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by Mark Steele, Auckland, New Zealand

The older each of us gets, our lives tend to pivot on memories as we do less, and we fall back on remembering rather than enjoying new experiences. But hey, I am not grumbling for I have lived a really great life and I am  as I like to put it… still undead!

There they were, nineteen boats and their skippers lined up on the sand

Sailing to the start!

We are off and racing!

When we forget great experiences in our lives we are
(not always) but invariably in what I call `OUT! OUT’-mode, memories first and `who we are’ next. So while I can still remember, I draw from my memory bank and tell new readers in particular about a couple of absolutely happy and `fun’ based regattas I attended some years ago that were sailed in the ocean waters encircling a `pocket handkerchief’-sized island, one of many in the Fiji Islands group.

“I tell you what Dave - I could kill for one of those fruit punches!”

A bit of music helps the boats go faster!

A couple of beers! We need a break!

Walk in the ocean round the Island Race

Walk close enough to be able to talk to the crew on board!

Won the bucket, mussed my hair up, got my medal!

It was at Toberua (pronounced `Toam-beh-roo-ah) and where the island is located is unimportant because I am no longer promoting places in Fiji for vacation-minded people, and anyway, today you’d hardly find even one of the little Des Townson designed and produced RC one-design `Electron’ yachts out there. The regattas are no more, new owners of the island are more interested I am sure, in welcoming New Zealand and Australian sun seekers for a rest and relaxation type of holiday, rather than getting them to bring their model yachts – it is more about making money now which is also fair enough.

What absolute WOW’S of little regattas they both were, two days of racing and the remaining four where laid back relaxation and `do nothingness’ were the order of the day, except of course enjoying copious bottles of Fiji-brewed beer that we called `Fiji Babies’. Time for another?  (well it is thirsty work!) you just propped the bar and said “Dua tale Sam ”  and one would appear!  It was that easy.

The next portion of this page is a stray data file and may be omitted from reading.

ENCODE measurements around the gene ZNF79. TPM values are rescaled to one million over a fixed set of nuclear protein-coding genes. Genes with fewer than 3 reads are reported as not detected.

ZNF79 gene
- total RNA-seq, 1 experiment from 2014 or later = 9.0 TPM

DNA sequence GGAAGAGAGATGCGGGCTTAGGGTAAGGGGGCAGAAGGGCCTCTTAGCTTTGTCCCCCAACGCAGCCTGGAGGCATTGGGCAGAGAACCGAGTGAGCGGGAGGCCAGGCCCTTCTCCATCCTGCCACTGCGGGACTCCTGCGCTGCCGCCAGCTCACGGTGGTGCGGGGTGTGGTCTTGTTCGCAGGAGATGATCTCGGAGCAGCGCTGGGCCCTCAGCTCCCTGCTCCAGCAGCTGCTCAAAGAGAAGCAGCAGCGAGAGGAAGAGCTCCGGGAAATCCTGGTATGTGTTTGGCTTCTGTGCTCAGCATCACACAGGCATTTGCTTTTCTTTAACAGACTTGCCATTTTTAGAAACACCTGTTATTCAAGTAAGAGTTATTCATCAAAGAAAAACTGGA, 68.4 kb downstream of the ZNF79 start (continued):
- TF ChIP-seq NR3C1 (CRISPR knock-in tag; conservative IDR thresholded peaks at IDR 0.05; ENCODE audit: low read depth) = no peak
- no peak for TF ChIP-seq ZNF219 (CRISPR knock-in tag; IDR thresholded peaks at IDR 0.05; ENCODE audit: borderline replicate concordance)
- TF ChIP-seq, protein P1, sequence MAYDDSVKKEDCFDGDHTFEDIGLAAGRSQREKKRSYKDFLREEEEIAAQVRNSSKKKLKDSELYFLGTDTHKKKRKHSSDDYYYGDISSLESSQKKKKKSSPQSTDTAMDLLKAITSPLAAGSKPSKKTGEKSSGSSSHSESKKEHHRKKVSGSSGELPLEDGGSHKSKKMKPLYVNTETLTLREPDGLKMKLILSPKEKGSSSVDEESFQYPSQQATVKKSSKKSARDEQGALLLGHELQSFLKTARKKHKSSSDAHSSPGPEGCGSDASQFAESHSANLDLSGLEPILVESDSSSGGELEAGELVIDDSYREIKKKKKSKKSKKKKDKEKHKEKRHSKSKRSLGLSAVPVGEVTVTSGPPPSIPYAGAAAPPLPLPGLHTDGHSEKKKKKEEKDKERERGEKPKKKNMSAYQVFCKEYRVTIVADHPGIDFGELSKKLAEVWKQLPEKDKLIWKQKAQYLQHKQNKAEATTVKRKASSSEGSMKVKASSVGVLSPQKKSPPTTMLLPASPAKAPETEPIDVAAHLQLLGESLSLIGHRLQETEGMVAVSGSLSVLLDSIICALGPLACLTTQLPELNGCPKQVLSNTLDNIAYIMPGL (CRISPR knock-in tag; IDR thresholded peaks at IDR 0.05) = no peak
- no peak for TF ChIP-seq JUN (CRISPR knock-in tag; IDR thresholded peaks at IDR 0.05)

It was a case of `Take your model yacht on a holiday with you’ and if you tired of that, with the backs of crabs for `holes’ at low tide you simply played beach golf on the flat sand or went by small boat to `fairly near over there somewhere' Dromuna island and met the villagers.

Practicing for the Coconut Cup Race at Dromuna Island

Out there (by arrangement) several Fijian kids of the
Dromuna Yacht Club’ greeted me with their boats made of coconut husks with leaves for sails. They were `magic’ kids, all of them, polite, friendly and welcoming and a credit to their parents who gave them guidance in their `brought-upsy’.

And then there was the end of regatta round the island race where the entire fleet competed in an anti-clockwise `rounding, and sailors took to the water themselves for about half of the course in order to win the event, perhaps get their name engraved on a galvanized bucket for posterity sake. To my mind it was the greatest little model yacht ocean race of them all, one always followed by another race, the one to the island bar!

Another green `Island Goddess’ cocktail from Sam!

Model yachting is a wonderful and most varied activity, best suited to those of us who are in our `senior’ years and enjoying quality time. I am happy that I can still remember and I think I will recall now, having a beer or two and a fruity rum-based cocktail or three …just for the bloody hell of it, you understand?

Rex Cotterell prepares his R Tucker Thompson for a sail

The man above, after illness, sadly departed some years ago for a place more grand, but Rex Cotterell of both Auckland New Zealand’s Ancient Mariners and Scale Marine Modellers is well remembered as the builder of the 2m long model schooner, R Tucker Thompson.